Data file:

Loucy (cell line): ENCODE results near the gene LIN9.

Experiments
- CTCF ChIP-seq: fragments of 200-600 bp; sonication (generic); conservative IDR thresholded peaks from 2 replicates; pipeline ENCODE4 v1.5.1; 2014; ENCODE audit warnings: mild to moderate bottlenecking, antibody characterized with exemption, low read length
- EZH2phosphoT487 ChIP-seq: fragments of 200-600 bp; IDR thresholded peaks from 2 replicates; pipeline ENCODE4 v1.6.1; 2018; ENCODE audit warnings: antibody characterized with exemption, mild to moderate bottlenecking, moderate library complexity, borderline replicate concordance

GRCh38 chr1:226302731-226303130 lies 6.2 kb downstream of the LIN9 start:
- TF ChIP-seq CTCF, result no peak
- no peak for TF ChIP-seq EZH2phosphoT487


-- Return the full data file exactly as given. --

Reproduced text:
Loucy (cell line): ENCODE results near the gene LIN9.

Experiments
- CTCF ChIP-seq: fragments of 200-600 bp; sonication (generic); conservative IDR thresholded peaks from 2 replicates; pipeline ENCODE4 v1.5.1; 2014; ENCODE audit warnings: mild to moderate bottlenecking, antibody characterized with exemption, low read length
- EZH2phosphoT487 ChIP-seq: fragments of 200-600 bp; IDR thresholded peaks from 2 replicates; pipeline ENCODE4 v1.6.1; 2018; ENCODE audit warnings: antibody characterized with exemption, mild to moderate bottlenecking, moderate library complexity, borderline replicate concordance

GRCh38 chr1:226302731-226303130 lies 6.2 kb downstream of the LIN9 start:
- TF ChIP-seq CTCF, result no peak
- no peak for TF ChIP-seq EZH2phosphoT487